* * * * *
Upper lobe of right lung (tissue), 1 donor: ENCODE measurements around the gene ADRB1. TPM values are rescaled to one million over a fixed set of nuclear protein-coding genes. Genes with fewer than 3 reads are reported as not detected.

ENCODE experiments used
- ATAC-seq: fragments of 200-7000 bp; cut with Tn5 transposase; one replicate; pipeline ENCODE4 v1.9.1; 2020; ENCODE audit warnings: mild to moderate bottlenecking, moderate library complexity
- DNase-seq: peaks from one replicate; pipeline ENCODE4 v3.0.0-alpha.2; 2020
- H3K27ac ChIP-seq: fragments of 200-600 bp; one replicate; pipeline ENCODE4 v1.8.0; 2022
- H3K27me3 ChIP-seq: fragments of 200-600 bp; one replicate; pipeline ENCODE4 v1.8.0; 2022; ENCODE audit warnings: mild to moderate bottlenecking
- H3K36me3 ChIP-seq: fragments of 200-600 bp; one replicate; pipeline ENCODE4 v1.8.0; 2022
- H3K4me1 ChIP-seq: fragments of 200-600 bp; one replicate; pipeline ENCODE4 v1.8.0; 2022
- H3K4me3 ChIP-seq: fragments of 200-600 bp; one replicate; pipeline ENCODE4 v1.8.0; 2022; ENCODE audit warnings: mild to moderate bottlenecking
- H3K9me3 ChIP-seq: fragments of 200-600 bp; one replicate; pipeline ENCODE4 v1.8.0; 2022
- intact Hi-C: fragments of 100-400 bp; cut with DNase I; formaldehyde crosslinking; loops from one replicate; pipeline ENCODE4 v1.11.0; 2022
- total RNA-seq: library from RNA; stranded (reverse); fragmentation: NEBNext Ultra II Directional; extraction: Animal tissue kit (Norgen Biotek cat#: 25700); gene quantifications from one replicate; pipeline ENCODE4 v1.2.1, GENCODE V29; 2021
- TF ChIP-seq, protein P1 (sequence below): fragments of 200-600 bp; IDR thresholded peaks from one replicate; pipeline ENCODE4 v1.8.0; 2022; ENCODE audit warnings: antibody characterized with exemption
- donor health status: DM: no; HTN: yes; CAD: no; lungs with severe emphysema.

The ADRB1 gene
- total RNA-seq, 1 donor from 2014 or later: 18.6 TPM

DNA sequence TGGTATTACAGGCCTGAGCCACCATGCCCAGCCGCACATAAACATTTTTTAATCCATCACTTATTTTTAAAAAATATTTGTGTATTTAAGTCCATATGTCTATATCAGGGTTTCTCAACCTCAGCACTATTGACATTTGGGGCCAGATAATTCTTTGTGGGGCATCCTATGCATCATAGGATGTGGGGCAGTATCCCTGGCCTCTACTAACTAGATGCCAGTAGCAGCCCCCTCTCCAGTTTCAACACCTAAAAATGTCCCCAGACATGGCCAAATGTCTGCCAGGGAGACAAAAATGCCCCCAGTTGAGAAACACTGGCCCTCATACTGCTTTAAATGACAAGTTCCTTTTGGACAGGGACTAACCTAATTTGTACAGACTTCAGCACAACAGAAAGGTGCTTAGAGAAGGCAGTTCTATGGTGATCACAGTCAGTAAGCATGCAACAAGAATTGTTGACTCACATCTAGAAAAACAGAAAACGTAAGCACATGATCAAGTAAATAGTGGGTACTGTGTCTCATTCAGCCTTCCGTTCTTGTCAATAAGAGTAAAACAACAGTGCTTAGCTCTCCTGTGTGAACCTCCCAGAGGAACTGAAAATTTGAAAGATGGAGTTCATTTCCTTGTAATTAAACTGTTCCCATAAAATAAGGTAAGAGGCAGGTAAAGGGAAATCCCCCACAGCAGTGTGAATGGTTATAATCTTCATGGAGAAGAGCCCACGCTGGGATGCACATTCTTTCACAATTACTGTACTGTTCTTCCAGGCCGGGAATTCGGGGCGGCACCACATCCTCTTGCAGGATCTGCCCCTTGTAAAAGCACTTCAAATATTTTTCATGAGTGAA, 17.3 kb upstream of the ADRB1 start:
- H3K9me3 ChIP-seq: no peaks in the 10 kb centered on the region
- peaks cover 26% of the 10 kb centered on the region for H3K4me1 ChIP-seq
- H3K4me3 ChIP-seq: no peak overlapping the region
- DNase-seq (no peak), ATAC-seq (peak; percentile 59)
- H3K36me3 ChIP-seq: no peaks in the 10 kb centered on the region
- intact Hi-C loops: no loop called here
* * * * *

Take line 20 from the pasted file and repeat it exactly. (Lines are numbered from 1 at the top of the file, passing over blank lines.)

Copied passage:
- H3K4me3 ChIP-seq: no peak overlapping the region